Happy Winter Solstice!

As the aurora borealis has been lighting up the skies here in the UK, it is wonderful to find out they are associated with the northern fox in Finland. The northern lights in Finland are called revontulet, ‘Fox Fire’. One Finnish tale tells us that they are the result of a fox up north running through the snow. As it dashes along the fox sweeps it’s tail over the snow which creates sparks that leap into the sky forming the aurora.

The arctic fox also takes on the role of fox wife among the Inuit peoples of Canada and Greenland. Follow this link to a traditional Inuit story about the perils of marrying a fox wife:

Gold Guarding Griffins


I have just posted another guest blog for Words & Pictures and its topic is that of the fabulous griffins who guarded gold at the boundaries of the known Classical world. Above is how I coloured up my griffin for the blog pic.

The oldest written myth about griffins is reiterated by John Milton in Paradise Lost, Book II (1667):

As when a Gryfon through the Wilderness
With winged course ore Hill or moarie Dale,
Pursues the Arimaspian, who by stelth
Had from his wakeful custody purloind
The guarded Gold … (Lines 943–47)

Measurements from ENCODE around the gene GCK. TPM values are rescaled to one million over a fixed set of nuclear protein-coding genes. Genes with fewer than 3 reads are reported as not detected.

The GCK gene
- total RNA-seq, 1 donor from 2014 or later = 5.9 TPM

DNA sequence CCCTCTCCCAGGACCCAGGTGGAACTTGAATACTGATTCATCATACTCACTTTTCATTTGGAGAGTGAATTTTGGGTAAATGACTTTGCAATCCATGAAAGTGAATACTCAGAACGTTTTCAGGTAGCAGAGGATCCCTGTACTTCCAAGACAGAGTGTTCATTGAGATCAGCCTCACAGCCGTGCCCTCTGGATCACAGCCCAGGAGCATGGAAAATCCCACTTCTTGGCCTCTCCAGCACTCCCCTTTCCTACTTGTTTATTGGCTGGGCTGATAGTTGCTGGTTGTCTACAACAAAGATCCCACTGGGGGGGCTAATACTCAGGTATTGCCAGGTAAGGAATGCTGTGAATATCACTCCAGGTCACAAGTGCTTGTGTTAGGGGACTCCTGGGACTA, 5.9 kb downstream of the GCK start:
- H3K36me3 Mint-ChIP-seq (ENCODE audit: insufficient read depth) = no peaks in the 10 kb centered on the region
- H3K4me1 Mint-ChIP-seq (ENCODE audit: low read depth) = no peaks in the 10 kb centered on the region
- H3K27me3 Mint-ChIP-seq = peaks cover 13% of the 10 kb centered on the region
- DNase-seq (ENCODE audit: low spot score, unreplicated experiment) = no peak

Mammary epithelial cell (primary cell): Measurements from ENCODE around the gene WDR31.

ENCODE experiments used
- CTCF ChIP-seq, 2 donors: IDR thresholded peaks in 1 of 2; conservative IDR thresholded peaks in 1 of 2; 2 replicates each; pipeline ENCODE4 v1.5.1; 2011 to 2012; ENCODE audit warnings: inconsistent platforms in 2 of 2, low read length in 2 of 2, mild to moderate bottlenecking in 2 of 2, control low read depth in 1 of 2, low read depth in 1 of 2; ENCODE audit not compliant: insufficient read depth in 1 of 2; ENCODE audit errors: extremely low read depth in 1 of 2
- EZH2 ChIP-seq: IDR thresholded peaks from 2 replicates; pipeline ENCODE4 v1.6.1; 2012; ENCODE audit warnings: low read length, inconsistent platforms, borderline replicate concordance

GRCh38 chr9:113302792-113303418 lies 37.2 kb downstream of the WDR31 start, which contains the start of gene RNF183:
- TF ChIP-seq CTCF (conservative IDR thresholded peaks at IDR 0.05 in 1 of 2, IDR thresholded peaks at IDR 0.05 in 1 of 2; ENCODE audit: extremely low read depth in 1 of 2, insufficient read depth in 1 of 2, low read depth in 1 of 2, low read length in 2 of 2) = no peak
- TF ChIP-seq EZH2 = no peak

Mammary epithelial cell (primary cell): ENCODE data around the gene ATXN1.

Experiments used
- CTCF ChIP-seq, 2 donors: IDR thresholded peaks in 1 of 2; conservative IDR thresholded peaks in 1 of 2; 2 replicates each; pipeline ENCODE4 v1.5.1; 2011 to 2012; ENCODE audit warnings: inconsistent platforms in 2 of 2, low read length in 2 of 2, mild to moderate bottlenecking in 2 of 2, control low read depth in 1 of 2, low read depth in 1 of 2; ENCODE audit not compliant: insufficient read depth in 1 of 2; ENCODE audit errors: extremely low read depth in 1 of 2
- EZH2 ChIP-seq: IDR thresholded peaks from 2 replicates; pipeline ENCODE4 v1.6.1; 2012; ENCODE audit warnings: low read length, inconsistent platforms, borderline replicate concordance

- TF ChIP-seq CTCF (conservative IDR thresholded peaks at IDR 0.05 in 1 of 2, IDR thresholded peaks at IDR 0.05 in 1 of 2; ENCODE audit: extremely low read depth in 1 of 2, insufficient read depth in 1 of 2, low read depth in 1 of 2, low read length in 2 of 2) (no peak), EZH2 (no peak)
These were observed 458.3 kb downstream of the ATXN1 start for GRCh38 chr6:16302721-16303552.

Milton takes this directly from the writings of the ancient Greek historian Herodotus, who lived around 5th century BCE. In his Histories he draws upon a folktale derived from the forgotten poem by Aristeas. This poem describes a journey to the far north where Aristeas encountered the one-eyed people called Arimaspians, who stole the gold guarded by griffins.

It is also worth noting that Blake had drawn a stocky image of a griffin (above) in his truly visionary illustration, Beatrice Addressing Dante from the Car, 1824–7.

The illustration for my Words & Pictures griffin blog, however, was inspired by the following images:


1. The Greco-Persian style griffin preying upon an ibex which decorates a felt saddle cover from the frozen tomb of Pazyryk kurgan 1, Altai Republic, 5th century BCE, as seen on display in the Hermitage, St Petersburg.

2. The golden Scythian griffins in Greco-Persian style dating 5th century BCE from the Metropolitan Museum of Art, New York